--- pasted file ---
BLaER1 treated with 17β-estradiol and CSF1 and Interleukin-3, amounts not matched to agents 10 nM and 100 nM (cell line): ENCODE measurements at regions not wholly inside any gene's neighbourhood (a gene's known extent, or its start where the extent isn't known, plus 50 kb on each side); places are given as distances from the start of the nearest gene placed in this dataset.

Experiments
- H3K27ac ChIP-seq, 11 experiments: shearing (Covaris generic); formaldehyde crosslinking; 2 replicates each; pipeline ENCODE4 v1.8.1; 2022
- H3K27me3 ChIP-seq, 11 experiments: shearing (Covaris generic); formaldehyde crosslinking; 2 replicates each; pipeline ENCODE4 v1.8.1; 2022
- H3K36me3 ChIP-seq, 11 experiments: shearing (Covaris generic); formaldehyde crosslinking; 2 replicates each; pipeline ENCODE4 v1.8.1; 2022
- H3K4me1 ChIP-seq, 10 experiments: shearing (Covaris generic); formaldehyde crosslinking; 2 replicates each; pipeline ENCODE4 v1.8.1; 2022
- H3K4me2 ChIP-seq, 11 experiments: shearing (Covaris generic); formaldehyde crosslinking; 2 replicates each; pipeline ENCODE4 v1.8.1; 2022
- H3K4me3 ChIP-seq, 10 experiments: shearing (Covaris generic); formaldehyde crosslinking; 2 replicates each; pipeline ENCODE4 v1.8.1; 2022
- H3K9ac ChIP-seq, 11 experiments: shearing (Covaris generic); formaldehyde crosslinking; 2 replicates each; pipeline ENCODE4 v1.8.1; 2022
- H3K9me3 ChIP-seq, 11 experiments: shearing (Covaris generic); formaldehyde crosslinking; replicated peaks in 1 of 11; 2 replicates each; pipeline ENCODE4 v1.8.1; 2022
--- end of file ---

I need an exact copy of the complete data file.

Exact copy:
BLaER1 treated with 17β-estradiol and CSF1 and Interleukin-3, amounts not matched to agents 10 nM and 100 nM (cell line): ENCODE measurements at regions not wholly inside any gene's neighbourhood (a gene's known extent, or its start where the extent isn't known, plus 50 kb on each side); places are given as distances from the start of the nearest gene placed in this dataset.

Experiments
- H3K27ac ChIP-seq, 11 experiments: shearing (Covaris generic); formaldehyde crosslinking; 2 replicates each; pipeline ENCODE4 v1.8.1; 2022
- H3K27me3 ChIP-seq, 11 experiments: shearing (Covaris generic); formaldehyde crosslinking; 2 replicates each; pipeline ENCODE4 v1.8.1; 2022
- H3K36me3 ChIP-seq, 11 experiments: shearing (Covaris generic); formaldehyde crosslinking; 2 replicates each; pipeline ENCODE4 v1.8.1; 2022
- H3K4me1 ChIP-seq, 10 experiments: shearing (Covaris generic); formaldehyde crosslinking; 2 replicates each; pipeline ENCODE4 v1.8.1; 2022
- H3K4me2 ChIP-seq, 11 experiments: shearing (Covaris generic); formaldehyde crosslinking; 2 replicates each; pipeline ENCODE4 v1.8.1; 2022
- H3K4me3 ChIP-seq, 10 experiments: shearing (Covaris generic); formaldehyde crosslinking; 2 replicates each; pipeline ENCODE4 v1.8.1; 2022
- H3K9ac ChIP-seq, 11 experiments: shearing (Covaris generic); formaldehyde crosslinking; 2 replicates each; pipeline ENCODE4 v1.8.1; 2022
- H3K9me3 ChIP-seq, 11 experiments: shearing (Covaris generic); formaldehyde crosslinking; replicated peaks in 1 of 11; 2 replicates each; pipeline ENCODE4 v1.8.1; 2022